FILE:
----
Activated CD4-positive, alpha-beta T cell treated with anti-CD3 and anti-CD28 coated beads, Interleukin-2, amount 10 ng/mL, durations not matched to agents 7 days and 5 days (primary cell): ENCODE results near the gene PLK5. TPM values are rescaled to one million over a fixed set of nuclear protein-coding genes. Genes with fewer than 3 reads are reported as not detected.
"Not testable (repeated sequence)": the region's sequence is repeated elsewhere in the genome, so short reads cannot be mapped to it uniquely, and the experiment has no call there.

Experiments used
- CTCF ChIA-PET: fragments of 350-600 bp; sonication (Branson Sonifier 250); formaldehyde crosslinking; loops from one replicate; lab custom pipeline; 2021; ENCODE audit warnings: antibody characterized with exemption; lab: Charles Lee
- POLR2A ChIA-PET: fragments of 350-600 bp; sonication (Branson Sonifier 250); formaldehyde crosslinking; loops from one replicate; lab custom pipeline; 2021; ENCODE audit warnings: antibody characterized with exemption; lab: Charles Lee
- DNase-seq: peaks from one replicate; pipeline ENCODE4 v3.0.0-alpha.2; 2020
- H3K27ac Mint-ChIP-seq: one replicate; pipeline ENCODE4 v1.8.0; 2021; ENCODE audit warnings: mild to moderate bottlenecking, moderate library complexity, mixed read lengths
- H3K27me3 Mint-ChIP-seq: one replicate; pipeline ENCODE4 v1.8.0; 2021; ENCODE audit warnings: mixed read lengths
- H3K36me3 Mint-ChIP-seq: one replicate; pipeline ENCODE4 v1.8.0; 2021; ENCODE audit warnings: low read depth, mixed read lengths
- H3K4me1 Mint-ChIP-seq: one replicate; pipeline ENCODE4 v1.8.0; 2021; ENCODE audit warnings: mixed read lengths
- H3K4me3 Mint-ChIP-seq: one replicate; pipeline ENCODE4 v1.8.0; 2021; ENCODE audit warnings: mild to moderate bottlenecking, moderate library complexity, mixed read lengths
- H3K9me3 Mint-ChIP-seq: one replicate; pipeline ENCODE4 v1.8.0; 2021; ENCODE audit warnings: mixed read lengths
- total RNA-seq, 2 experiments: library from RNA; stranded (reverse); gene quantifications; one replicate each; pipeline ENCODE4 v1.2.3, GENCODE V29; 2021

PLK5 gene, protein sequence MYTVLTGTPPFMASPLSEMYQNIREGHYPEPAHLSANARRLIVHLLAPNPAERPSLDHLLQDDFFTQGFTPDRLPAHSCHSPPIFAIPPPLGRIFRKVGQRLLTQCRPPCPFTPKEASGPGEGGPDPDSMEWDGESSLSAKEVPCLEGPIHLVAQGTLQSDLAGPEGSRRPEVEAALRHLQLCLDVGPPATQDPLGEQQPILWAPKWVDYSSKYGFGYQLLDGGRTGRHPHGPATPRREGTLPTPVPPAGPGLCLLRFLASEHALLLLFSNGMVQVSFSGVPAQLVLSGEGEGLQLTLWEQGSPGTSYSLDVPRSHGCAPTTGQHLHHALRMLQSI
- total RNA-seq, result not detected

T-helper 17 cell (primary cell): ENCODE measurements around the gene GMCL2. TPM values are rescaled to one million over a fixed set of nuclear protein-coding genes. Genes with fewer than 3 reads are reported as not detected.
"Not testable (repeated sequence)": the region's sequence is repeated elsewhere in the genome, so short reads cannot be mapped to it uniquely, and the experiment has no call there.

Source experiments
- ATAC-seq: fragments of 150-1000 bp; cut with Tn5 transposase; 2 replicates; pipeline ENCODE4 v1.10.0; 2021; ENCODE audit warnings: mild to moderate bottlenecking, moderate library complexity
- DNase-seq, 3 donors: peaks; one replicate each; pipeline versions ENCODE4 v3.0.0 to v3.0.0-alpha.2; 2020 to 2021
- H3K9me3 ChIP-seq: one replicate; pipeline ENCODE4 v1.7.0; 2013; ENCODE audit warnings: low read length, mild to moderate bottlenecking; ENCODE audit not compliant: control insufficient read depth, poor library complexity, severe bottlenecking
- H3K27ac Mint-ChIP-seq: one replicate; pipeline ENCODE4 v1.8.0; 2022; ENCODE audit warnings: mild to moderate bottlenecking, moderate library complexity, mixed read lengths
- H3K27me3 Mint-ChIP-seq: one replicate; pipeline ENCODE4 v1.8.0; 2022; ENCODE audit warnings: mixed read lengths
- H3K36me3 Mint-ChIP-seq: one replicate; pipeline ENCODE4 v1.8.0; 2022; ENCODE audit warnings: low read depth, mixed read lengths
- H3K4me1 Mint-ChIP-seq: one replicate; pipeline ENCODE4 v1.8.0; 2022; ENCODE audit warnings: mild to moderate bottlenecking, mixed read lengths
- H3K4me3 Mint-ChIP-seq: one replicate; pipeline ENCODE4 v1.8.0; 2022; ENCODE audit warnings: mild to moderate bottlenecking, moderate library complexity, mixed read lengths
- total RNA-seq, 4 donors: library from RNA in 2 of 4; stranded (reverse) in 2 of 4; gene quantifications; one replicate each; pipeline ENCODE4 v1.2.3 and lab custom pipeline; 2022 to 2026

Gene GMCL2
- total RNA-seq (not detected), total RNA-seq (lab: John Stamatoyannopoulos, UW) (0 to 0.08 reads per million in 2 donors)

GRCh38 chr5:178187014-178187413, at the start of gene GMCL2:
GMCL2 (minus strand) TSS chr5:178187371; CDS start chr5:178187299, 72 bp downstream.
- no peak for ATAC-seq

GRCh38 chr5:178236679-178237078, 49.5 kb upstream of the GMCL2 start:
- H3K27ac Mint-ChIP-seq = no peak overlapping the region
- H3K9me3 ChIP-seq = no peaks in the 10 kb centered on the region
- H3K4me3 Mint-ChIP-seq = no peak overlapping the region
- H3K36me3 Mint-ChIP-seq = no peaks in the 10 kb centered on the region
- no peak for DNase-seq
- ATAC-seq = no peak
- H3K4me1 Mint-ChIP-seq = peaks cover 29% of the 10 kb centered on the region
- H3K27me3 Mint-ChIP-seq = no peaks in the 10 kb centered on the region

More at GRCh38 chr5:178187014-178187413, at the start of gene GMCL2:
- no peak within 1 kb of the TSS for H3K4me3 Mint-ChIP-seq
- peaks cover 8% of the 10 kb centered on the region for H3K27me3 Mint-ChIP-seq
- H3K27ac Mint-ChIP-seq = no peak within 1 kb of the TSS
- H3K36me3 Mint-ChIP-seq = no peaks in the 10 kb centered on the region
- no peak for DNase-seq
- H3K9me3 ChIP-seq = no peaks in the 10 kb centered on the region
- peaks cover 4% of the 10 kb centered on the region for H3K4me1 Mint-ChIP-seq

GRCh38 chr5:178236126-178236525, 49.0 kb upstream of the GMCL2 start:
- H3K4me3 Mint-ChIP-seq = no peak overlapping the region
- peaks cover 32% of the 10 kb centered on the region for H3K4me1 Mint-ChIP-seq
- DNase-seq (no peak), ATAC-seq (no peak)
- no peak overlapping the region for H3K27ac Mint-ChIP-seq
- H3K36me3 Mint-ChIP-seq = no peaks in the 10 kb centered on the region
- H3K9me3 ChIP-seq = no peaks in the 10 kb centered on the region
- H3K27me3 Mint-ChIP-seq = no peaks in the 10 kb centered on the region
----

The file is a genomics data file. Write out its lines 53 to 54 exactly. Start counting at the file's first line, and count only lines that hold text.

- DNase-seq (no peak), ATAC-seq (no peak)
- no peak overlapping the region for H3K27ac Mint-ChIP-seq